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MVC 1.0 in Java EE 8: How to Work With Models

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MVC 1.0 in Java EE 8: How to Work With Models

Interesting in working with models? Check out this MVC 1.0 breakdown.

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This is the second part of my MVC 1.0 blog series. While the last article was about an introduction to MVC 1.0 in general, this one focuses on models in MVC. 

Like described before models are responsible for combining data-models and views (templates) to produce web application pages.

In MVC 1.0 there are two kinds of models. The developer can either use the javax.mvc.Models map to combine data-models with views or he can develop his own CDI based models.

javax.mvc.Models

Working With Single Objects

Single objects like strings can easily be putted into the models map. The following example shows how to work with models and corresponding views. It also shows how multiple different models can be used to display informations within a view.







To access this value of this map the respective key has to be "hello."






The key of the map can be accessed via ${key} expression whereas key is the key of the corresponding map. In this scenario the key to get "Hello MVC 1.0" is "hello."

Note: There is no IDE support for this javax.mvc.Models map which means the developer has to take care to write the key and values of this map correctly. Otherwise this will result in an runtime error when triggering the URL.

Working With Multiple Objects

With this kind of model you have to access the properties of this map directly via ${key} expression. This is useful because this map is able to store arbitary kinds of objects. Beside as putting simple strings into the map it is also possible to put multiple, different bjects into it. For example persons and customers like in the following snippet.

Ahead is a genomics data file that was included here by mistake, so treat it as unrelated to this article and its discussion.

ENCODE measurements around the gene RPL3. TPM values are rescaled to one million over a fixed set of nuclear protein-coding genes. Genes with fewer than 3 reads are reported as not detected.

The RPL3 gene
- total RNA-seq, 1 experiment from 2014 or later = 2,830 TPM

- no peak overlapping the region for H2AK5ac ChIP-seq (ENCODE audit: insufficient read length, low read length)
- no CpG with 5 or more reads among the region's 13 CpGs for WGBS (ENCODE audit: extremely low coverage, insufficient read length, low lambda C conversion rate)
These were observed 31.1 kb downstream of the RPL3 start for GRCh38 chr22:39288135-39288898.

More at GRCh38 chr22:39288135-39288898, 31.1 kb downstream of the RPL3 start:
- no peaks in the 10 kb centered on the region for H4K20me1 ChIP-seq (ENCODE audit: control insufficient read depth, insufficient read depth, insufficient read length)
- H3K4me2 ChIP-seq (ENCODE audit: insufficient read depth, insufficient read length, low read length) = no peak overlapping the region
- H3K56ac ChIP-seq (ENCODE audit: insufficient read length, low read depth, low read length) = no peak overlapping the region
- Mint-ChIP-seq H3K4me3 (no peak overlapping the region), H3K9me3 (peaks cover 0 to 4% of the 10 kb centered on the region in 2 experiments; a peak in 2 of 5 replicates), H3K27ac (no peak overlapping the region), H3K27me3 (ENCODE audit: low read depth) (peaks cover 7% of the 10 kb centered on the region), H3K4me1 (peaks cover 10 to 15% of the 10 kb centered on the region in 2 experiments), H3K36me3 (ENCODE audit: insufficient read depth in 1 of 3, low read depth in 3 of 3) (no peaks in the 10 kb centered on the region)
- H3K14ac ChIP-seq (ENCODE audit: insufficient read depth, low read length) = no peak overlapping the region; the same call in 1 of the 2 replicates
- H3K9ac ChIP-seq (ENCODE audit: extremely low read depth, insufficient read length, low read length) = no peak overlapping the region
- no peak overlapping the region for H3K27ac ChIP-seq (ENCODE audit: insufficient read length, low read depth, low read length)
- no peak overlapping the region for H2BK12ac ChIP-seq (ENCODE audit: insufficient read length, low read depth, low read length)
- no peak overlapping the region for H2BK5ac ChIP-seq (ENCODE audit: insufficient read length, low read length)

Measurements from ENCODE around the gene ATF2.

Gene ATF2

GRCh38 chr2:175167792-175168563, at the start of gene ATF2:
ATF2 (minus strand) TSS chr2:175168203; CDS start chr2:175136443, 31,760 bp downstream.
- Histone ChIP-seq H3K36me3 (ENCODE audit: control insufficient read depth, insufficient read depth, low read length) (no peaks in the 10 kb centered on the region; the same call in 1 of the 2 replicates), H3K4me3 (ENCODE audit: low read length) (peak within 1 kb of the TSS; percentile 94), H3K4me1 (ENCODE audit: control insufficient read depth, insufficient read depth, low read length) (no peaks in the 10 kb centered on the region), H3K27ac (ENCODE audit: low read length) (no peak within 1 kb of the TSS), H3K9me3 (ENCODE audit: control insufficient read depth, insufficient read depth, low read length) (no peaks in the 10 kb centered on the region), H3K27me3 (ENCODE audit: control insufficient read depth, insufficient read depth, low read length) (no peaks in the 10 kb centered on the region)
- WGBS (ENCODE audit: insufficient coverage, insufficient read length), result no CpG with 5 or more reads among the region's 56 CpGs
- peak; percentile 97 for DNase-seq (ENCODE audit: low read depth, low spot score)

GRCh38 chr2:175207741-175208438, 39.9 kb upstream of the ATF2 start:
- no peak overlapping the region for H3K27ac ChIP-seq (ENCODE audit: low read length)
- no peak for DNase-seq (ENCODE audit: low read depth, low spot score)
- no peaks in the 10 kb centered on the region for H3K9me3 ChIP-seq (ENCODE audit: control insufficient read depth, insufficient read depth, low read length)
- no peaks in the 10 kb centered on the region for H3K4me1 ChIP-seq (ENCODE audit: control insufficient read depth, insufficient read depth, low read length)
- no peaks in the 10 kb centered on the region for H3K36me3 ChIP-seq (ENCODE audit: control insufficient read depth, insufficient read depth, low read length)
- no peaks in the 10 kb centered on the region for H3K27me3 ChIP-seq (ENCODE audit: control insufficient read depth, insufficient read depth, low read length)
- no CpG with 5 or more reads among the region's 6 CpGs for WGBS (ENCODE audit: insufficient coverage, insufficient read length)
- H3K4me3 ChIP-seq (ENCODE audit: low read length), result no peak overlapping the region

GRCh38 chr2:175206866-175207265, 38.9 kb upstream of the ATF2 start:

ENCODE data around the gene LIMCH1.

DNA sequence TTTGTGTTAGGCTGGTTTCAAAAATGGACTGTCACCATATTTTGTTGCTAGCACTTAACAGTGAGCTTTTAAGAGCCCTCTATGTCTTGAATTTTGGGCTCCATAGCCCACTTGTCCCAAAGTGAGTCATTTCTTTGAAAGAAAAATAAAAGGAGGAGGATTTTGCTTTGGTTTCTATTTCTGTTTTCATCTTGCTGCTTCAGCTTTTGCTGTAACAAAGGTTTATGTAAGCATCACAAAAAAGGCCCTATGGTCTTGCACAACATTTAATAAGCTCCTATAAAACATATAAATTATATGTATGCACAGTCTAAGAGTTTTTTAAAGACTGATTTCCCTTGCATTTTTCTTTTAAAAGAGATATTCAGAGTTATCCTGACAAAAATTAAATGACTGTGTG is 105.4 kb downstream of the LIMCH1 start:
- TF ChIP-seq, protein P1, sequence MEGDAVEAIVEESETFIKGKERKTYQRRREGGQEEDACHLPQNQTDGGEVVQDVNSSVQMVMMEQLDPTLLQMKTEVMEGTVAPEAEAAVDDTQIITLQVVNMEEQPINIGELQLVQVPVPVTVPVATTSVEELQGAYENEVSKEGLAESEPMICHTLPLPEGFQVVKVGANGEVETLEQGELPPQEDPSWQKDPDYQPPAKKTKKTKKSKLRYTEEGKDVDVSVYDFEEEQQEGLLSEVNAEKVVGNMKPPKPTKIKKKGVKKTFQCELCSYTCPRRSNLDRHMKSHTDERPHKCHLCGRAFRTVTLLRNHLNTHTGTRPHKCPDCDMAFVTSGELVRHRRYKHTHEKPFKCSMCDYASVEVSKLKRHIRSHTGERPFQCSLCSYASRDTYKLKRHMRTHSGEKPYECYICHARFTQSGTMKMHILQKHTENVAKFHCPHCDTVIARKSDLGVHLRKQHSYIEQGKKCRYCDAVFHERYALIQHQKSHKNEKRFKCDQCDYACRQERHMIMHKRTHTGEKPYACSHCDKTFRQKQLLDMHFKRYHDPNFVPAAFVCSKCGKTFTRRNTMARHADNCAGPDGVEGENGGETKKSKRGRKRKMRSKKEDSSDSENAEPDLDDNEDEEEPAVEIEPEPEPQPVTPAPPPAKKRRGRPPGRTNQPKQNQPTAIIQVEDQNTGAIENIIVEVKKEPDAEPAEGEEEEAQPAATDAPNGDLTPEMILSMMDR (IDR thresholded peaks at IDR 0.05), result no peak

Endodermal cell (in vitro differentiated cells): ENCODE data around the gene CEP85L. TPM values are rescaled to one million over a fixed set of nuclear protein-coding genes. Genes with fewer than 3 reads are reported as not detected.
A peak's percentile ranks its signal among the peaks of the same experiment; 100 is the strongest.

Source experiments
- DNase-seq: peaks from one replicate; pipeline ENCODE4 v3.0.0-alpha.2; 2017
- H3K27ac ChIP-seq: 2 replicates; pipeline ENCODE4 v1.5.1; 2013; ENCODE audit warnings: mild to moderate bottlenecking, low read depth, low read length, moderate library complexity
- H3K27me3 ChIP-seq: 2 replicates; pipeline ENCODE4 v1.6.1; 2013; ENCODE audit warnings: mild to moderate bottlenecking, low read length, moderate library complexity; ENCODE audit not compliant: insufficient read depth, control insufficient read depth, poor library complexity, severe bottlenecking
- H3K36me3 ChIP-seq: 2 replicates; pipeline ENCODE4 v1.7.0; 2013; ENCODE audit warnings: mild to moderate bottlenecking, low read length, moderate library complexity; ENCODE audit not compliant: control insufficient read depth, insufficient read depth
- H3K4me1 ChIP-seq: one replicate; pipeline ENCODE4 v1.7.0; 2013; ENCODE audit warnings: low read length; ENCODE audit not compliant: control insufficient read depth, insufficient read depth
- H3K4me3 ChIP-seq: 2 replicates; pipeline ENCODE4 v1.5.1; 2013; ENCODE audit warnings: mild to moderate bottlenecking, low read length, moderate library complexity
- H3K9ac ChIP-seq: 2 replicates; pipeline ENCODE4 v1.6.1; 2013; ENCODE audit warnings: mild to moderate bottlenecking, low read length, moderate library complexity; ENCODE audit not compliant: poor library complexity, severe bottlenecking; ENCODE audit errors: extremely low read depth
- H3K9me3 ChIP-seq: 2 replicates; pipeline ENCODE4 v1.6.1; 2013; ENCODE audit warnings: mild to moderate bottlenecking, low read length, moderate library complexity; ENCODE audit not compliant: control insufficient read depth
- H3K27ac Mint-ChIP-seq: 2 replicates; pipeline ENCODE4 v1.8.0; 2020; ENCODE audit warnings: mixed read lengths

The way to access the keys is a little bit different in comparison to simple keys like strings.







The properties of an object e.g. person have to be accessed via key.propertyname instead of just key like in the string example before.

CDI-based Models

A more save way to work with MVC models are the CDI-based models. The JSR 371 Spec recommends to "use CDI-based models wherever supported and thus take advantage of existing CDI and Expression Language integration on the platform."

Working with Single Objects

By using CDI-based models the same controller looks like:








The models class has been replaced by the person entity and the first- and lastname are set with the setter method of the person.







The way to access properties within a view is a little bit different in comparison with single Objects when using CDI-based models. In comparison to javax.mvc.Models by using CDI-based models it is possible to annotate the model with other scopes than RequestScoped. For example RequestScoped.

Note: The CDI bean needs to be public, a default Constructor and public getter and setter methods. In addition to that it also needs to be annotated with @Named and a scope. In most of the use cases this will be RequestScoped.

Working With Multiple Objects

It is also possibile to inject multiple (different) models within a single controller. The way to work with multiple models is similar to single objects. The properties can be set via setter method or even via constructor and can be accessed within a view as well.

Conclusion

In MVC there are two ways to handle models. While the javax.mvc.Models class is a map with a string as key and an Object as value, the CDI-based models are simple CDI beans.

The javax.mvc.Models map can contain everything you want. This can be useful in use cases where no additional model class is necessary.

CDI-based models instead of models can be used for redirects, forwardings and other use cases where a scope different than RequestScope is required.

Bye,

Bennet

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Topics:
javaee mvc ,javaee8 ,glass fish ,payara ,javaee ,java

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